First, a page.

30. 15 Mar, 2008 1 commit
  31. 07 Jan, 2008 1 commit
    • simonpj@microsoft.com's avatar
      Make the treatment of equalities more uniform · 3787d987
      simonpj@microsoft.com authored
      This patch (which is part of the fix for Trac #2018) makes coercion variables
      be handled more uniformly.  Generally, they are treated like dictionaries
      in the type checker, not like type variables, but in a couple of places we
      were treating them like type variables.  Also when zonking we should use
      zonkDictBndr not zonkIdBndr.
      3787d987
  32. 06 Nov, 2007 1 commit
  33. 29 Oct, 2007 1 commit
  34. 19 Oct, 2007 1 commit
    • chak@cse.unsw.edu.au.'s avatar
      Zonk quantified tyvars with skolems · cad764aa
      chak@cse.unsw.edu.au. authored
      We used to zonk quantified type variables to regular TyVars.  However, this
      leads to problems.  Consider this program from the regression test suite:
      
        eval :: Int -> String -> String -> String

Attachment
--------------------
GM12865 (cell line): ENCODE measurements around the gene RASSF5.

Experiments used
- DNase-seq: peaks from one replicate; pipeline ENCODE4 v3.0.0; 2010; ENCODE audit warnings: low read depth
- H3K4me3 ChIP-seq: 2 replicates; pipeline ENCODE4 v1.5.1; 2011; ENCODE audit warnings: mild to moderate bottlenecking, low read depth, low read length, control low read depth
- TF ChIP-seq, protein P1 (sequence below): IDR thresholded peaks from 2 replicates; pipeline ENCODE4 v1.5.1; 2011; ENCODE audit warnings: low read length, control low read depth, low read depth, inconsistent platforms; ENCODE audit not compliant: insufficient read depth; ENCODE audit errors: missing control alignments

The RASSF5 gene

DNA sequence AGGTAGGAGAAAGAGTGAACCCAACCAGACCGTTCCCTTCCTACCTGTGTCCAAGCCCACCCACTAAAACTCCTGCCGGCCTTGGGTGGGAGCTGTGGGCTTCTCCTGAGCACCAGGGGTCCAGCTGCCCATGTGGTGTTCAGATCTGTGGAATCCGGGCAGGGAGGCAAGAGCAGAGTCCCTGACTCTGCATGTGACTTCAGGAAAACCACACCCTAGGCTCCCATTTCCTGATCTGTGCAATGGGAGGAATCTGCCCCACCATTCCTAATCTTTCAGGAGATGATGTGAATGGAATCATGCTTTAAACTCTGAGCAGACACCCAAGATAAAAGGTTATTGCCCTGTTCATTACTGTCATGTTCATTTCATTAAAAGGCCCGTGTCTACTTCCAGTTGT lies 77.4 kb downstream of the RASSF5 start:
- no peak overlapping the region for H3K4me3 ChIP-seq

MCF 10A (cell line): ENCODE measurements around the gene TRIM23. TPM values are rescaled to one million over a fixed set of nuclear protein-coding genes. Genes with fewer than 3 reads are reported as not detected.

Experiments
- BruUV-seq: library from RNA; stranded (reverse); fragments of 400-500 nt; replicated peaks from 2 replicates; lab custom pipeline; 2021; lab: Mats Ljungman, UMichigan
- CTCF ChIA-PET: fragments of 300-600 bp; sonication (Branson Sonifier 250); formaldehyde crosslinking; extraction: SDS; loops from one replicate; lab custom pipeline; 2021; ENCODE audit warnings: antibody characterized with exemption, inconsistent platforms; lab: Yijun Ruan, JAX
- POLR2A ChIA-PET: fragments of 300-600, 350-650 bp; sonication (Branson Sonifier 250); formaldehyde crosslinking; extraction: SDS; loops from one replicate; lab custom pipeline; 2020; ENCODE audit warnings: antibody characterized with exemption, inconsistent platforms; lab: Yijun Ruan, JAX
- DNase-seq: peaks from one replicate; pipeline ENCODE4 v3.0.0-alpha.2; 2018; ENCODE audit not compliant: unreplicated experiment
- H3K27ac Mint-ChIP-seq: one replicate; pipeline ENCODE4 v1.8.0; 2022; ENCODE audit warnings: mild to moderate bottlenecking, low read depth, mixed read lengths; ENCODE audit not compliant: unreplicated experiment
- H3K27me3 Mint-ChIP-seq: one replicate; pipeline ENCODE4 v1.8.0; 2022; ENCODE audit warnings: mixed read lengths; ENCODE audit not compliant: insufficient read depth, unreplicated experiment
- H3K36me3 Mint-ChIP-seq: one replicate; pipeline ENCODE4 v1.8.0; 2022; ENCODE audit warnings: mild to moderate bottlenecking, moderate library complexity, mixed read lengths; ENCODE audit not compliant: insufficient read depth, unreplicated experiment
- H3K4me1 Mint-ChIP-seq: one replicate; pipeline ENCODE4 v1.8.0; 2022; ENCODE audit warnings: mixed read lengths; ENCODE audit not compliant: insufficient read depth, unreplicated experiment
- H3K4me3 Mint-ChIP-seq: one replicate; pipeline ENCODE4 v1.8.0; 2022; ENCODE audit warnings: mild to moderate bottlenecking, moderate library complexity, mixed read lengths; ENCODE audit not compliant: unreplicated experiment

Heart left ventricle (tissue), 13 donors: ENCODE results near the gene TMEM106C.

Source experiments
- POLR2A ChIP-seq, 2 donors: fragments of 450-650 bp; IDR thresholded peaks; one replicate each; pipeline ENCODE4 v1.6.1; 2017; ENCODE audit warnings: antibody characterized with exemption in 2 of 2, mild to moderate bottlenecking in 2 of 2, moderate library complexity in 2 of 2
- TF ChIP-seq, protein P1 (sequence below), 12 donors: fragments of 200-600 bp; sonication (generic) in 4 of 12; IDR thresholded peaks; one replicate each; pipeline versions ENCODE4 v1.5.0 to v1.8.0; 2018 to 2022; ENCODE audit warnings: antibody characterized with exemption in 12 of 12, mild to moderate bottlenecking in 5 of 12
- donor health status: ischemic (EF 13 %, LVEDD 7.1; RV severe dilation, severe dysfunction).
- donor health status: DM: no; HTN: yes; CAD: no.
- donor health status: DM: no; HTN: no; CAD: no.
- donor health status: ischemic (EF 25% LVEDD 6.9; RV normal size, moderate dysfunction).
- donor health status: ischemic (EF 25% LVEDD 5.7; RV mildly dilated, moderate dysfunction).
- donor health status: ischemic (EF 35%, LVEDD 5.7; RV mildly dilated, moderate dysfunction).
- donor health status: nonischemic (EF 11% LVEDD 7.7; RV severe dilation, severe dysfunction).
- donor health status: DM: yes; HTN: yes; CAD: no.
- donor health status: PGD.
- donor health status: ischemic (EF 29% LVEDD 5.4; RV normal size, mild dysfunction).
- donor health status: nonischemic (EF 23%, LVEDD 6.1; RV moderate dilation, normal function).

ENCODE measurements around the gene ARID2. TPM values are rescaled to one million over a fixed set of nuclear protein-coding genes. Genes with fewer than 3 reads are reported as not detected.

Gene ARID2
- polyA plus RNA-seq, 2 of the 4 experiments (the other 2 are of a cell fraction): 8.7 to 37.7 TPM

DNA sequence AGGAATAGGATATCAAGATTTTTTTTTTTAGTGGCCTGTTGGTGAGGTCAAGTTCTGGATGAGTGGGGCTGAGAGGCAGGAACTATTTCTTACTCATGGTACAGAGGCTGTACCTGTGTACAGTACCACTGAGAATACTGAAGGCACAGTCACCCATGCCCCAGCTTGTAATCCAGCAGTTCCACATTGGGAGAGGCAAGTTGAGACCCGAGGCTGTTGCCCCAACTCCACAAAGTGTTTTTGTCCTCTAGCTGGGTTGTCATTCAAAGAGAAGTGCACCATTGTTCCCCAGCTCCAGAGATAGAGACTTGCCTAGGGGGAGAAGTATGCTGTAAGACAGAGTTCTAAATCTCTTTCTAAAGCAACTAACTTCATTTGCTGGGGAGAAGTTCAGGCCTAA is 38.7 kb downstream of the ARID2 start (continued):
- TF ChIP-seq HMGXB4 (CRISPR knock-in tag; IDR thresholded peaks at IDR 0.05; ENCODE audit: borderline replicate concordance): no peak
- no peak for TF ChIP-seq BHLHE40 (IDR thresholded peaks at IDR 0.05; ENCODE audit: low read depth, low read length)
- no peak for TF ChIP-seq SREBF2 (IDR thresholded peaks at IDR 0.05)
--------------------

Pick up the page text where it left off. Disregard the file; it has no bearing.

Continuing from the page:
eval 0 root actual = evalRHS 0 root actual
      
        evalRHS :: Int -> a
        evalRHS 0 root actual = eval 0 root actual
      
      It leads to the deferral of an equality
      
        (String -> String -> String) ~ a
      
      which is propagated up to the toplevel (see TcSimplify.tcSimplifyInferCheck).
      In the meantime `a' is zonked and quantified to form `evalRHS's signature.
      This has the *side effect* of also zonking the `a' in the deferred equality
      (which at this point is being handed around wrapped in an implication
      constraint).
      
      Finally, the equality (with the zonked `a') will be handed back to the
      simplifier by TcRnDriver.tcRnSrcDecls calling TcSimplify.tcSimplifyTop.
      If we zonk `a' with a regular type variable, we will have this regular type
      variable now floating around in the simplifier, which in many places assumes to
      only see proper TcTyVars.
      
      We can avoid this problem by zonking with a skolem.  The skolem is rigid
      (which we requirefor a quantified variable), but is still a TcTyVar that the
      simplifier knows how to deal with.
      cad764aa
  35. 11 Oct, 2007 1 commit
  36. 04 Sep, 2007 1 commit
  37. 03 Sep, 2007 1 commit
  38. 01 Sep, 2007 1 commit